DETAILED DESCRIPTION

Before describing in detail embodiments that are in accordance with the present disclosure, it should be observed that the embodiments reside primarily in combinations of method steps and system components related to systems and methods for placing computation inside a communication network. Accordingly, the system components and method steps have been represented where appropriate by conventional symbols in the drawings, showing only those specific details that are pertinent to understanding the embodiments of the present disclosure so as not to obscure the disclosure with details that will be readily apparent to those of ordinary skill in the art having the benefit of the description herein. Thus, it will be appreciated that for simplicity and clarity of illustration, common and well-understood elements that are useful or necessary in a commercially feasible embodiment may not be depicted in order to facilitate a less obstructed view of these various embodiments.

We describe an innovative method to broaden the user experience (UE) by allowing touch input to enter alphanumeric characters and commands, without relying on a virtual keyboard. Our method does not require knowledge of traditional keyboard positions. We allow the user to express commands in a simpler and more intuitive manner. We contemplate implementing embodiments of the disclosure on a tablet computer, laptop computer, as well as multiple smaller devices that are in operative communication with each other.

Referring now to the drawings in detail, and to FIG. 1 in particular, we show an apparatus 100 on which embodiments of the present disclosure may be implemented. In one embodiment, we accommodate touch input from two hands. To accommodate the placement of fingertips from both hands using the one-screen embodiment, we contemplate a tablet-size device as the minimum size for this embodiment. For the two-screen embodiment, smaller devices such as touch-screen enabled mobile phones can be used.

The screen 120 of FIG. 1 shows an exemplary implementation of touch input 140 on a tablet device 100. The ovals 140 represent a touch action on the touch panel 120. The left-hand image on the screen 120 shows a “Press and Hold” symbol 142 (in darker color) for a fingertip action. The image on the right-hand side is a “Press and Release” symbol 145 for a fingertip action. These two touch inputs, when entered together, are interpreted by the processor as a command to produce the letter “B.” The user simply uses one finger from the left hand and presses it down for at least one second (Press and Hold), while simultaneously tapping (Press and Release) one finger of the right hand on the right-hand side of the touch screen 120. The processor interprets this action as though the user had typed a letter “B.” Without a keyboard, one could easily enter alphanumeric characters, such as this letter “B.” To take a very simple example and spell out “BAT,” FIGS. 2 and 3 show the finger expressions for the letters “A” and “T,” respectively.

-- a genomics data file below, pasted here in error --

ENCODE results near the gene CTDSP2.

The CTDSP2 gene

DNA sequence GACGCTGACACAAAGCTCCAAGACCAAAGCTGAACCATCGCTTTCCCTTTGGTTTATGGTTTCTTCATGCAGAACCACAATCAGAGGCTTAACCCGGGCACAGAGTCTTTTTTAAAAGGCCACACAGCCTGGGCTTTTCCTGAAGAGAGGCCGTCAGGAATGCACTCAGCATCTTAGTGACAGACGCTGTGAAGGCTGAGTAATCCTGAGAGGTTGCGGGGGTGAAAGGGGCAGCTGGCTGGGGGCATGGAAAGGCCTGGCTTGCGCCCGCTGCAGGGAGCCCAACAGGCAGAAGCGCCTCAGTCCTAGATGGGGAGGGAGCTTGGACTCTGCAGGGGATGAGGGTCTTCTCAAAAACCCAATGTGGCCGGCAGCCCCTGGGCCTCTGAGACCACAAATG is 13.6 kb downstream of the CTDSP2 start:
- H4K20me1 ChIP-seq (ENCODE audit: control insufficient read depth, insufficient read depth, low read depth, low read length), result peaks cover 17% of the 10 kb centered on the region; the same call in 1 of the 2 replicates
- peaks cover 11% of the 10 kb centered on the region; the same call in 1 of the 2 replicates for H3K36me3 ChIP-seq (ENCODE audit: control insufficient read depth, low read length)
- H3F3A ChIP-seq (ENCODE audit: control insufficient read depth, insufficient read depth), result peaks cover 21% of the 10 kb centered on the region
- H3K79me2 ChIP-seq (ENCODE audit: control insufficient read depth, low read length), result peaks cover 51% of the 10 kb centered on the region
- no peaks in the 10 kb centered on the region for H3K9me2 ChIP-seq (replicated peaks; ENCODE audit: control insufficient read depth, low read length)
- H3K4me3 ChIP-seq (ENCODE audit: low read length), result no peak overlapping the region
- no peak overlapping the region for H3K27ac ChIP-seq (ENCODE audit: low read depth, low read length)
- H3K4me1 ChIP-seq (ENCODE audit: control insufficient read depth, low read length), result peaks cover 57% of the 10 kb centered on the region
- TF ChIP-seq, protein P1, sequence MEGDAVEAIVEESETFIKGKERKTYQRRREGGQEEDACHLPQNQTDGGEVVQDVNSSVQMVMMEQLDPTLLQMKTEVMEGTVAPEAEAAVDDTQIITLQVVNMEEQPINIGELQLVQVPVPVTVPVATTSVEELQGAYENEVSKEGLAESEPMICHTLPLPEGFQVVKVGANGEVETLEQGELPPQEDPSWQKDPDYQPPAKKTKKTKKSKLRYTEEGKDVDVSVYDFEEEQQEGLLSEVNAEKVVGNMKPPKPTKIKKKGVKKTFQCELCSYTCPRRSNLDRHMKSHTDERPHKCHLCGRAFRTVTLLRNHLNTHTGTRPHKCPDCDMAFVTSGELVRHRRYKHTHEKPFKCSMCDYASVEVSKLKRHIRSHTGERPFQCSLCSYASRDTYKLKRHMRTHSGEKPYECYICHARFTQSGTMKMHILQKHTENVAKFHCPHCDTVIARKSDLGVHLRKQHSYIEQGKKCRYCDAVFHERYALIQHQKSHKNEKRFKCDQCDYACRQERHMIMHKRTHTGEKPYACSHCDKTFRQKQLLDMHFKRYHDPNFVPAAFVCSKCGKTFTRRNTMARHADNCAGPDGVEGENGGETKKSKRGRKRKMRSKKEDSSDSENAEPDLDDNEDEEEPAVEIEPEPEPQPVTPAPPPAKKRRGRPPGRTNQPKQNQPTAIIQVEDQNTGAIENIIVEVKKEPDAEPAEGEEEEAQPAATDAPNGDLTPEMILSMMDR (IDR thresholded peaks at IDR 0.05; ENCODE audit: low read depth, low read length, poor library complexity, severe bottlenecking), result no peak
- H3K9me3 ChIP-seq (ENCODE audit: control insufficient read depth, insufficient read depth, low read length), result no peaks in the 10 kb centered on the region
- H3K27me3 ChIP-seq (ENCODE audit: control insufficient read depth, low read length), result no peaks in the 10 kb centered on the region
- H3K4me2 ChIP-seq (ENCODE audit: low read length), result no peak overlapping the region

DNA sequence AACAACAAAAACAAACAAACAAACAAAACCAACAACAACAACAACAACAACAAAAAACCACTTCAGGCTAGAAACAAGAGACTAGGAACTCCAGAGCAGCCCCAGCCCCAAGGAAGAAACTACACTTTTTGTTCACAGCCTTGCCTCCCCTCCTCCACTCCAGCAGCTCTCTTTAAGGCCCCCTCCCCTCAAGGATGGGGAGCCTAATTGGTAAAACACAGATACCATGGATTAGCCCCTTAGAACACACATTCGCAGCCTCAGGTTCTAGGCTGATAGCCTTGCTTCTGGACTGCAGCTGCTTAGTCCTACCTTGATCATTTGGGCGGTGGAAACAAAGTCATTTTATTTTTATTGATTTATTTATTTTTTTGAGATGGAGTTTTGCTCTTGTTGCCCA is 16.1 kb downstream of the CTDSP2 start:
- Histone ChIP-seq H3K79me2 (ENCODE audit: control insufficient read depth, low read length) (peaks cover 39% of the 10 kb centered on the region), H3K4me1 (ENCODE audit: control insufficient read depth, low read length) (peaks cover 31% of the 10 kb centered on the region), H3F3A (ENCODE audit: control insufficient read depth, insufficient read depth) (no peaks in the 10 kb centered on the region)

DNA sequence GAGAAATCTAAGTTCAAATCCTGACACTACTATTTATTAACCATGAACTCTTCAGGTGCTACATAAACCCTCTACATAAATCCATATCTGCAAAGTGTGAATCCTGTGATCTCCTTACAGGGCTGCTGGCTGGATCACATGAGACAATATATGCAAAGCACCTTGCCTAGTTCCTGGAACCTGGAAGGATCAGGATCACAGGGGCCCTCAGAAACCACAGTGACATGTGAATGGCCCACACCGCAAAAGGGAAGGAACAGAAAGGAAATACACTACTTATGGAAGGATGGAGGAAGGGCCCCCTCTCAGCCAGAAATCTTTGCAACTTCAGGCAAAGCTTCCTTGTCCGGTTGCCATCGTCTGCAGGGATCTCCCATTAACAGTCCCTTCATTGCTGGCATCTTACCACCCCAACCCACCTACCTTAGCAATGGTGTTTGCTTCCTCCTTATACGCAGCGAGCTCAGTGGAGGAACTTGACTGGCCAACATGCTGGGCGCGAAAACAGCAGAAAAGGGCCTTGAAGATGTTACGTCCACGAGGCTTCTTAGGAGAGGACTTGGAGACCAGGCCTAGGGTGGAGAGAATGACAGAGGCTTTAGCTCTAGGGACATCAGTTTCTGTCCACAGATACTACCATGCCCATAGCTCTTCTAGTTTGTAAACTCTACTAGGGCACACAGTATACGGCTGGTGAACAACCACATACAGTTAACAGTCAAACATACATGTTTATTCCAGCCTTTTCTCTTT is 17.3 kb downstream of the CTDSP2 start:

Touch Screen.

Referring to FIG. 4, we show a basic illustration of a touch screen 120 which can be any touch screen 120 (touch panel, touch display, touch pad, and the like) that is large enough to accommodate multiple finger taps at the same time. The technology used in this touch screen 120 can be any touch screen technology that is known or contemplated, such as an x-y grid of a transparent electrode layer (shown). Or the touch screen 120 can use ultrasonic wave technology, acoustic wave technology. It can be analog capacitive, resistive, or infrared. Whatever underlying technology that allows the touch screen 120 to recognize a touch and its position on the screen 120 can be used and remain within the spirit and scope of the invention, such as the sensing technology described in U.S. Pat. No. 8,098,234 “Multi-touch Device Having Dynamic Haptic Effects,” incorporated in its entirety as if fully set forth herein. The sensing technology is beyond the scope of the invention, and will not be discussed here.

For a full range of alphanumeric capabilities in the one-screen embodiment as shown here in FIG. 4, the touch panel 120 is divided into at least two areas (physically or virtually), according to an embodiment of the present disclosure. It is contemplated that the screen 120 can be further divided to accommodate more touch input, such as fingertip expressions representing executable instructions and images, but for clarity, we focus on the two-area embodiments.